2: signature Tuple{typeof(similar), Type{Array{Union{Int64, Symbol}, _A}} where _A, Any} triggered MethodInstance for Base._array_for(::Type{Union{Int64, Symbol}}, ::Base.HasShape, ::Any) (0 children)
                   3: signature Tuple{typeof(similar), Type{Array{Any, _A}} where _A, Tuple{Union{Integer, AbstractUnitRange}}} triggered MethodInstance for similar(::Type{Array{Any, _A}}, ::Union{Integer, AbstractUnitRange}) where _A (0 children)
                   4: signature Tuple{typeof(similar), Type{Array{Any, _A}} where _A, Any} triggered MethodInstance for Base._array_for(::Type{Any}, ::Base.HasShape, ::Any) (0 children)
                   5: signature Tuple{typeof(similar), Type{Array{Base.PkgId, _A}} where _A, Tuple{Union{Integer, AbstractUnitRange}}} triggered MethodInstance for similar(::Type{Array{Base.PkgId, _A}}, ::Union{Integer, AbstractUnitRange}) where _A (0 children)
                   6: signature Tuple{typeof(similar), Type{Array{Base.PkgId, _A}} where _A, Any} triggered MethodInstance for Base._array_for(::Type{Base.PkgId}, ::Base.HasShape, ::Any) (0 children)
                   7: signature Tuple{typeof(similar), Type{Array{Union{Int64, Symbol}, _A}} where _A, Tuple{Union{Integer, AbstractUnitRange}}} triggered MethodInstance for similar(::Type{Array{Union{Int64, Symbol}, _A}}, ::Tuple{Union{Integer, Base.OneTo}}) where _A (9 children)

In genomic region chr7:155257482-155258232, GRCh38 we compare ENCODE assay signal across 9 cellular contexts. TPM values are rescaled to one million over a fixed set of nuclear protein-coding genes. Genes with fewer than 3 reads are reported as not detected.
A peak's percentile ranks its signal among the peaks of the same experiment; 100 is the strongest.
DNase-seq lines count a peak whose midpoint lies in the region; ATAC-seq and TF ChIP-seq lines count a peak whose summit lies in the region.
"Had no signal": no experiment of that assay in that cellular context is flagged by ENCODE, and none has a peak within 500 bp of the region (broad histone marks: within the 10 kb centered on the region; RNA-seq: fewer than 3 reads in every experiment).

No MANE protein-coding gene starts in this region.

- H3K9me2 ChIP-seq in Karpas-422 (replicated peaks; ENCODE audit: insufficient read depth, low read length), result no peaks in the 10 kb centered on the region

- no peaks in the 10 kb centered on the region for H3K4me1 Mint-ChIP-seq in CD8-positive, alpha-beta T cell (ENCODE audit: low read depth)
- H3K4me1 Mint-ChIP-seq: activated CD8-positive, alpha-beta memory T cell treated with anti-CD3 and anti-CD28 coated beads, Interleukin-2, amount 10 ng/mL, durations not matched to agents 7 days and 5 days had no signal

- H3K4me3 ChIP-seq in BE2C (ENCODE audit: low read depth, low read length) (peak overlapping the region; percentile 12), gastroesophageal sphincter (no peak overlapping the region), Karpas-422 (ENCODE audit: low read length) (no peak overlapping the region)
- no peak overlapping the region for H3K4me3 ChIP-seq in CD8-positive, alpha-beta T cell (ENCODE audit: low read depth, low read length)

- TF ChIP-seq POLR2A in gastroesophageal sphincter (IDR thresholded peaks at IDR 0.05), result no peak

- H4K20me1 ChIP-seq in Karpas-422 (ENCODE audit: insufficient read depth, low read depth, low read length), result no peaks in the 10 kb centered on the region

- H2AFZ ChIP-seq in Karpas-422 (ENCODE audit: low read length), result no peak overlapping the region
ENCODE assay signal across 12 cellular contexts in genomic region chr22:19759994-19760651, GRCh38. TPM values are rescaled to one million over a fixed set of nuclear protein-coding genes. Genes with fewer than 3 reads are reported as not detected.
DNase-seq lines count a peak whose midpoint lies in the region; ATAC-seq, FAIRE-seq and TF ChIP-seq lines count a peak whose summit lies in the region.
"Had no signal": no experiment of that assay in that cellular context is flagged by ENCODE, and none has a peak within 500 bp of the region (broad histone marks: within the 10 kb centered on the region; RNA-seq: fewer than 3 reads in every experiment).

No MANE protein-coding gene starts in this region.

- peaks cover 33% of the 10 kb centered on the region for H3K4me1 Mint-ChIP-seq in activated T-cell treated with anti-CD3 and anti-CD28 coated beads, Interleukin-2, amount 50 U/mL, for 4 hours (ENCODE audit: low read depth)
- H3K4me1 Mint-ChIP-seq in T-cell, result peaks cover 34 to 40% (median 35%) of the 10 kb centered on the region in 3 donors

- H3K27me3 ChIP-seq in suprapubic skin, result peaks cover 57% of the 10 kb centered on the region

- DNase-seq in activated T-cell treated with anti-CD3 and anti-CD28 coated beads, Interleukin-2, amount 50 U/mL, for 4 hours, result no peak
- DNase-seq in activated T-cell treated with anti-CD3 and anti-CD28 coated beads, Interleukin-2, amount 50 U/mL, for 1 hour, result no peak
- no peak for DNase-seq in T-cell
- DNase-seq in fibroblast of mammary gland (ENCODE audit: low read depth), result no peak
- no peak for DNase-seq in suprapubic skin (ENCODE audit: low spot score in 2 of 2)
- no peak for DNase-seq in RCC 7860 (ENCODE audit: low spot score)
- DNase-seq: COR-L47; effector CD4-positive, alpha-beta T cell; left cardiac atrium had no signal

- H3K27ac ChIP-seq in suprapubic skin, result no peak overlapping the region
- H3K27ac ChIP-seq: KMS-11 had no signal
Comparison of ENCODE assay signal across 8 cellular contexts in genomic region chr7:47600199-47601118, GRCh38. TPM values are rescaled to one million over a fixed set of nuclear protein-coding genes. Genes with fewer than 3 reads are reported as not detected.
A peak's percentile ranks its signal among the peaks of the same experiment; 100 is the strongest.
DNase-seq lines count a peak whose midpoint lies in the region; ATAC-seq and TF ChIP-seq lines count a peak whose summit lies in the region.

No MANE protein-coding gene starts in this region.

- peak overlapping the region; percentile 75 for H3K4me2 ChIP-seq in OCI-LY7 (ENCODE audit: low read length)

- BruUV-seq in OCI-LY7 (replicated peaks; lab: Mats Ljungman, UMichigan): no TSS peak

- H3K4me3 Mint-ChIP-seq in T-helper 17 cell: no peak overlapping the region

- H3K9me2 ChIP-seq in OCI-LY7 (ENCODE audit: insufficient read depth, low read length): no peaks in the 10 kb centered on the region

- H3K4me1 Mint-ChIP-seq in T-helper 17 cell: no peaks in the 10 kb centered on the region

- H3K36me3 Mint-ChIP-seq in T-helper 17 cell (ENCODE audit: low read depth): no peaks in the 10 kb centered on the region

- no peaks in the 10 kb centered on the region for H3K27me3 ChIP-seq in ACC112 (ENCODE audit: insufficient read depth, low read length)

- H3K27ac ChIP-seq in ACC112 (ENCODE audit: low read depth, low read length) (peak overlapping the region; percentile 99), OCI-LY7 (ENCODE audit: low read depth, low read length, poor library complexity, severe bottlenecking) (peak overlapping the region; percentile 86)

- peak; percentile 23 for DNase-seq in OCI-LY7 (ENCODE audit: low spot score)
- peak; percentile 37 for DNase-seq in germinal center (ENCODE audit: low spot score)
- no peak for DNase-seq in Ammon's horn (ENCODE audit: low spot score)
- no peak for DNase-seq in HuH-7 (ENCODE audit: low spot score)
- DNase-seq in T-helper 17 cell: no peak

8: signature Tuple{typeof(similar), Type{Array{Base.PkgId, _A}} where _A, Tuple{Union{Integer, AbstractUnitRange}}} triggered MethodInstance for similar(::Type{Array{Base.PkgId, _A}}, ::Tuple{Union{Integer, Base.OneTo}}) where _A (9 children)
                   9: signature Tuple{typeof(similar), Type{Array{Any, _A}} where _A, Tuple{Union{Integer, AbstractUnitRange}}} triggered MethodInstance for similar(::Type{Array{Any, _A}}, ::Tuple{Union{Integer, Base.OneTo}}) where _A (136 children)
    
  • There are of course more invalidations, but they seem to be less severe, e.g.,
    hopefully fix invalidations in API from AbstractFFTs by ranocha · Pull Request #3180 · JuliaLang/Pkg.jl · GitHub

However, I would have expected that these invalidations happen also with Julia v1.7 - or do I miss something?

14 Likes

There’s two facts that collide to make this matter more now. One is: